In light of recent advancements in technology, the insurance industry, among other traditional sectors, has been experiencing tremendous disruptions. Mass adoption has been taking place and the insurance industry can no longer afford to be left in the dust. With the advent of automation, most repetitive tasks have become obsolete, leaving room for businesses to focus on what really matters.
2019 has been forecasted to be the year where AI really takes off in terms of presenting new, previously inconceivable, opportunities for insurers and customers alike. That said, it would be naïve to think that all businesses and individuals would benefit from this recent development equally.
Approximately 7 out of 10 insurers these days have moved to the cloud to keep their insurance business from lagging behind. A few years ago, the cloud might have been a concept that could have been easily dismissed as just one with undue hype, but it has since proven to be a technology that is imperative to a business’ success.
Previously, cloud computing was deemed effective purely for cost savings. In recent times, however, it has been proven useful for speed, scalability, and even flexibility. Insurers are now under severe pressure to go digital and start developing applications for the cloud to improve their speed of deployments.
It is forecasted that in 2019, the global cloud computing market, which includes business services, cloud platforms, and SaaS products, will grow to exceed $200 million in value.
The distributed ledger that is blockchain is touted as the best way to ensure data security in this era of security breaches. This is because all the data is stored and distributed across an extensive network, leaving little room for any one entity to easily obtain the entire record as it is decentralized on millions of servers around the world.
Big Data will come into the forefront in 2019 simply because there are billions of insights that are just waiting to be discovered if used properly.
Big Data is the complex process of analyzing large and diverse data sets of structured or unstructured data for unknown correlations, hidden patterns, customer preferences, and unique market trends. All these insights combined could ultimately help organizations make better informed and more strategic business decisions.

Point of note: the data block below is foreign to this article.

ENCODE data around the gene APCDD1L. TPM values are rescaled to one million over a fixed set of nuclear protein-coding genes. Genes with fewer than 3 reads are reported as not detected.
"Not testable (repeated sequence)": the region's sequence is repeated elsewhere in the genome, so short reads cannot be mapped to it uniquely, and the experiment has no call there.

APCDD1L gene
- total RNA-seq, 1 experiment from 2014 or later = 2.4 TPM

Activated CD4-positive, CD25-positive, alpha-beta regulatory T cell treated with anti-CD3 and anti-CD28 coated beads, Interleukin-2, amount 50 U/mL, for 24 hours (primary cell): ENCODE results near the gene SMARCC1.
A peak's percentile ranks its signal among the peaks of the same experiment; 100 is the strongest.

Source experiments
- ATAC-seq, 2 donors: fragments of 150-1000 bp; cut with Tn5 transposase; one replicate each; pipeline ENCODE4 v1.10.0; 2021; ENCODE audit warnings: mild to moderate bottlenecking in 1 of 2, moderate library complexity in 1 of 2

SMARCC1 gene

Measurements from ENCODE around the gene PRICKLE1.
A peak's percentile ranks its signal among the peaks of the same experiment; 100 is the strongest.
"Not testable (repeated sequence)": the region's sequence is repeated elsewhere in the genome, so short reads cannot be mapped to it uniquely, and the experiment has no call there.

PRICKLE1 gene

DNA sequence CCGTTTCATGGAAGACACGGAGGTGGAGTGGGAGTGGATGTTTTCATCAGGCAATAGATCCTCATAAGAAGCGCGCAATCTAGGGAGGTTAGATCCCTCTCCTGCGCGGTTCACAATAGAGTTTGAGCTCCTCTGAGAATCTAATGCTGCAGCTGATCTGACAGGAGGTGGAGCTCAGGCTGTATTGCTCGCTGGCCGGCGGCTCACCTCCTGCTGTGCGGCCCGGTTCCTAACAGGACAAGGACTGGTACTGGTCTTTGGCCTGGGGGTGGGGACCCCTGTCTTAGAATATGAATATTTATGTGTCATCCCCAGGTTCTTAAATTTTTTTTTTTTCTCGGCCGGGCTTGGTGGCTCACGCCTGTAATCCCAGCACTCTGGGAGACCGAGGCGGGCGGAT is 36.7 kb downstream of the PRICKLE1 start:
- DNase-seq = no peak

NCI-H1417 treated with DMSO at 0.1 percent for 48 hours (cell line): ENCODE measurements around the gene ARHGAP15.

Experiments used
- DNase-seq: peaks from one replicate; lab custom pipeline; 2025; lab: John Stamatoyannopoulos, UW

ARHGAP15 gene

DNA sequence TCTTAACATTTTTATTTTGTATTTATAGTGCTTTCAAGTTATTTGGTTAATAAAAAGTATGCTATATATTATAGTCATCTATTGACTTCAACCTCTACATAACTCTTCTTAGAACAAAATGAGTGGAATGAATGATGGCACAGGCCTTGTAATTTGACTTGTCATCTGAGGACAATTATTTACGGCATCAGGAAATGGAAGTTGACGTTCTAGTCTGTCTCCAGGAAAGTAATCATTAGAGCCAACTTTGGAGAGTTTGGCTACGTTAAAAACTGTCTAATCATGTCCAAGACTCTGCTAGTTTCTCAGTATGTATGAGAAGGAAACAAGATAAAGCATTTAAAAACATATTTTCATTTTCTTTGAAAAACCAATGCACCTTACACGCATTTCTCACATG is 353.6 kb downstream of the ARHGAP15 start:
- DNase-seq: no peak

Internet of Things (IoT)
Along with the digitization of our lives, consumer behaviour seems to be changing as well. Insurers can now easily calculate the lifetime risk of each customer by monitoring their regular activities through the use of smart devices that are connected to their bodies.
Insurers are able to offer discounts to customers who have linked their insurance policies to their smart devices. This is because insurers can minimize their risk, since they are updated on a customer’s health, driving behaviour, or how careful they are with their home security in real-time.
AI has been around for a while but had previously gone under the radar. Its real-world applications include autopilot technology for flights, spam filters for emails, and autonomous vehicles, to name a few. AI can assist insurers in running their business by providing chatbot services or through advanced algorithms. These algorithms enable AI to streamline back-office operations for insurers, making it a useful tool to boost revenue with.
As technology evolves, so too does the type of crime that is committed using the internet. A host of studies have demonstrated that cybercrime costs approximately 0.8% of the world’s GDP, which amounts to $600 billion every year.
The rise in cybercrime has prompted regulators to develop risk management protocols for all industries to follow. It has been forecasted that more than 2,000 insurance carriers in the US alone have attained growth by remaining compliant with proposed and existing cyber regulations. It is no surprise then that it will be a concept we should keep an eye on in 2019.
GDPR & Other Laws
GDPR is also known as a General Data Protection Regulation. These laws are responsible for controlling how companies collect, store, and process consumer data for citizens of the EU or for companies that operate within that jurisdiction.
Insurance firms would be wise to comply with these data privacy laws given that the trend for consumers to battle for their right to privacy will only grow stronger in 2019.
All in all, technologies are being developed every day to help further business bottom lines and profitability in every way. 2019 is expected to see more use cases for technologies like AI, blockchain, Big Data, and cloud computing in the insurance industry. As these technologies continue to evolve, it is only fitting that their increasing adoption will result in making older models obsolete. So, insurance companies need to play it smart and move to incorporating these technologies into their everyday operations if they plan on staying relevant in their respective markets in 2019 and the foreseeable future.